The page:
We just celebrated the feast of the Conversion of St. Paul.  It was he, who said in a letter addressed to the Roman church (Rom.5:20), “Where sin abounds, grace abounds all the more”   Well, here’s the vision, as it was told to me. I want you to picture it so that you feel it with your heart:

You and I squeak in,  passing  through those towering Pearly Gates.  People of all ages overwhelm even our enhanced understanding of the generations descended from Adam and Eve.  We can’t wait to embrace them.  We know them intimately. Instantly, we know their stories.  These are those who lived Salvation history.

“What was it like?”,  we ask over and again?   These, after all, are those who walked dry shod through the walls of water escaping Pharaoh’s chariots.  Here, too,  are the masses who had pressed upon the Christ.  They’d witnessed the manner and miracles of Jesus.  Some has eaten the bread and fish He’d multiplied.  Others admitted that they had shouted, “Crucify Him.”  Others had stood along the way as He pushed on to Calvary. The martyrs from all past centuries were among the most joyful.  They now rejoiced that their blood shed for Christ seeded the proceeding eons to bear fruit in such as we.

For all our eagerness to express our gratitude to them and give glory to God, they pressed the more upon us, for their need is to know our stories.  “Tell us,”  they asked, “how black did the times become when men who pretend to knowledge denied life in the womb.  How dark were the days in which the hearts of mothers died, choosing  to bring forth corpses instead of  living children.  You, who lived with blindness and deafness,  how did you survive?  Like Peter, was it repentance that  re-ignited your flame?   How did you find courage walking  the Valley of the Shadow of Death?  How bright was the Light that brought you home?”

That Light is shining now, on everyone. Who will guide the blind and who will lead the thirsty to the Living Water, if not you and me.

Repenting and Forgiven

c. 1632

Image via Wikipedia

How true it is,
That we are wretched sinners,
Dying since our birth,
Condemned by Man’s First Sin.

Yet, we wait, in hope believing,
For what we have begun to be,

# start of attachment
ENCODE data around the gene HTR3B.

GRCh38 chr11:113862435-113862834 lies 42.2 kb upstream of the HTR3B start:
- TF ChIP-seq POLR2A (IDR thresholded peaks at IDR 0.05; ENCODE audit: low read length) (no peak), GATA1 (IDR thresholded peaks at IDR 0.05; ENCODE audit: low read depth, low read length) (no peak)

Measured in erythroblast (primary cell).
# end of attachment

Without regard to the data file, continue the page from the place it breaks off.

Since our Christ died upon a Tree
Shedding His blood at Calvary.

Jesus, Jesus, Jesus,
One of the Holy Three,
All Man, All God, All Given
That for repenting
We become the Forgiven.

Dismiss All Other Loves!

Red draped the Crucifix as it proceeded amidst waving palm branches – blood red! Shouts of “Hail and hosanna” would soon change to “Crucify!” It is so brief a time to reign and be acknowledged as the Holy One of God.  Our homilist, Fr. Michael De Palma asked what happened? For the Church, not many weeks ago, we were gazing on the face of the Christ Child.  Angels sang and Wise Men bowed low. We sang:

Sacred Infant, all Divine,

What a tender love was Thine;

Thus to come from highest bliss

Down to such a world as this !

Teach, oh, teach us, Holy Child,

By Thy face so meek and mild.

Teach us to resemble Thee,

In Thy sweet humility !

What happened?  Have we, too, dismissed Him?  He reigns on our calendars, but what about our hearts? What other loves have replaced Him in our day to day?  Can we bear to look upon His disfigured Face?  Can we “Behold the Man?.”

Father Michael invited us to live this week differently from all others, to banish all other loves and gaze upon one bruised and bloodied Face.  Angels trembled at what we had done to the Son of God.  They trembled, too, at what He accomplished on that Cross for me and you.

We will soon sing with the Church around the world:

O Sacred Head, surrounded
by crown of piercing thorn!
O bleeding head, so wounded,
reviled and put to scorn!
Our sins have marred the glory
of thy most holy face,
yet angel hosts adore thee
and tremble as they gaze

I see thy strength and vigor
all fading in the strife,
and death with cruel rigor,
bereaving thee of life;
O agony and dying!
O love to sinners free!
Jesus, all grace supplying,
O turn thy face on me.

(Words Henry Williams Baker after Bernard of Clairvaux)

One Holy Week remains of Lent.  We are invited to walk these days with our Lord to Calvary.  Without the Cross there is no Resurrection, no Easter glory.  With Christ we, too, can rise again to new Life

“When He is King we will give Him the Kings’ gifts,
Myrrh for its sweetness, and gold for a crown…

When He is King they will clothe Him in grave-sheets,
Myrrh for embalming and wood for a crown..

Bethlehem Down – words by Bruce Blunt